Cambridge, Corpus Christi College 421 Homilies

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Jonathan Wilcox


59. Cambridge, Corpus Christi College 421


[Ker 69, Gneuss 109]

CCCC 421 contains two different manuscripts under a single cover, each part broken into two non-contiguous blocks. Part 1 comprises pp. 3-98 and 209-24 (Quires I-VII and A'V), which were once contiguous in view of an offset of text from p. 209, lines 10 and 22, on the blank p. 98. Part 1 is later than Part 2, which comprises pp. 99-208 and 227-354 (Quires VIII-XIV, XVI-XXIV) and is closely associated with CCCC 419 [58]. Pp. 1-2 were originally the opening leaf of CCCC 419.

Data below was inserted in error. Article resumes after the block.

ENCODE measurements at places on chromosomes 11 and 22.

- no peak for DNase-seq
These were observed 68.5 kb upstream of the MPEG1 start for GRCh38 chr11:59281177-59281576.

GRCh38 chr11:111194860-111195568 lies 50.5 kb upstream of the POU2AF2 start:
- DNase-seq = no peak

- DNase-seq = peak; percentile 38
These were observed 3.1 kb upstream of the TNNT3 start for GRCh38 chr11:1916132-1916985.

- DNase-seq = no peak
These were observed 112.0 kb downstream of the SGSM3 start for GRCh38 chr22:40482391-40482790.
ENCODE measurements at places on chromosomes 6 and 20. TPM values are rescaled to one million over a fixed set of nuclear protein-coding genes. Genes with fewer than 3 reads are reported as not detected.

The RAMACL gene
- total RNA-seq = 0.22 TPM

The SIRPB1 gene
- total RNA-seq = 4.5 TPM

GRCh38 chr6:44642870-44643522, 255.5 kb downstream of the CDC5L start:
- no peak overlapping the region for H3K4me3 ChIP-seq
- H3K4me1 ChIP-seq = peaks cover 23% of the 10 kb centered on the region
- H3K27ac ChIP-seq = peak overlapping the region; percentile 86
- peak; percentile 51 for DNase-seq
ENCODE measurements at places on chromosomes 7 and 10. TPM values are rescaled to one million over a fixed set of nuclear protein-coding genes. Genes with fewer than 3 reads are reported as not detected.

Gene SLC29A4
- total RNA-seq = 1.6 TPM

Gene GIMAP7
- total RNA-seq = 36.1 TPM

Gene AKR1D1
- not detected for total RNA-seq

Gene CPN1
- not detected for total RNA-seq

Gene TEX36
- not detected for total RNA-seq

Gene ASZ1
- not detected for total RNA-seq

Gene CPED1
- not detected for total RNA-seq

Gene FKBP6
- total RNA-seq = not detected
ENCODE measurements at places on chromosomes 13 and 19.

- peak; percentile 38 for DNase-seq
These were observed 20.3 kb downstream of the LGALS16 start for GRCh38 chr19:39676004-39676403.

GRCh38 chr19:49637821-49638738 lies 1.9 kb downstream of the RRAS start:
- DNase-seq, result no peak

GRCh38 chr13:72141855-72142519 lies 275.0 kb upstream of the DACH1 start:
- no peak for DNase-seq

HISTORY: Part 1 was written by three Exeter scribes during the third quarter of the 11c. The Exeter contents once continued through at least one further homily: the table of contents lists 'De Duodecim Abusiuis, 356' after the final surviving item, Ælfric's "Catholic Homilies" (CH) 1.21, which ends imperfectly on p. 354. CH 1.21 lacks the final four or five lines of the text as printed, which might be expected to occupy half of the missing p. 355. Since "De duodecim abusivis" is listed as starting on p. 356, there may have been some kind of break in the contents at this point, although not the end of a quire, which might help to explain the subsequent loss. It is uncertain whether Part 1 was bound with Part 2 at Exeter. The manuscript is not included in the inventory of items donated to Exeter by Bishop Leofric sometime between 1069 and 1072. Part 2, the earlier part of the manuscript, is closely associated with CCCC 419. It is written by the same single scribe of the first half of the 11 c, shares the same written area, and is identical in details of codicological preparation. Like CCCC 419, its place of origin is unknown: textual and linguistic evidence suggest a link with Canterbury, but the idiosyncratic contents militate against a Canterbury origin. As with CCCC 419, more precise localization might be suggested by the particularly close textual relation and shared corrections with Cambridge, Trinity College, B. 15. 34 [80], a Canterbury manuscript which subsequently traveled to an unidentified center (see account of CCCC 419). Part 2 was used extensively as long as its language was comprehensible: Wilcox (1988: 21-37) identifies some twenty hands that make corrections and revisions in CCCC 419 and CCCC 421, Part 2, often confining their attention to a single homily, probably in preparation for delivery. At an early stage, the prayer was added to the originally blank page at the front of CCCC 419, now CCCC 421, p. 2 (item 1). This is written by a hand similar in general aspect to the main hand, but with clear differences of detail, perhaps a different scribe in the original scriptorium. While it was still in use, Part 2 probably traveled to Exeter along with CCCC 419. It may have been joined to Part 1 there or at a later time, in Parker's care. The complete manuscript passed through the hands of Archbishop Matthew Parker, who provided the table of contents on p. [vii], and whose son John provided the pagination. The table of contents is headed by Parker's designation of the manuscript as 'Liber Sextus' and '6' is written on the foreedge of the pages. The table of contents lists 15 homilies, including the nowlost "De duodecim abusivis," and includes cross-references for five of them to folio number 'in li<bro> negro', namely CCCC 198 [41]. It was Parker who arranged for the frontispiece from CCCC 419 to be inserted at the front of this manuscript, reversed to make the drawing more prominent (see Graham, 1998: 194-95). CCCC 421 was bequeathed by Archbishop Parker on his death in 1575 to Corpus Christi College, Cambridge, where it was given the shelf-mark S. 13, which is written on p. [vi] and beneath the table of contents on p. [vii]. There are signs of early modern use throughout the manuscript. Passages are underlined or marked in the margin in pencil or fading dark ink, especially OE translations of neighboring biblical quotations which would serve for a LatinOE dictionary. The end of the manuscript, including all of "De duodecim abusivis," had gone missing by the time of Wanley's full description published in 1705. The manuscript was rebound in the 18c (Ker, Cat., 118) and again by 'John P. Gray of Green Street' in November 1954, as recorded on the opening flyleaf, when Quire XIX was misbound (the microfilm predates this misbinding and preserves the correct order).

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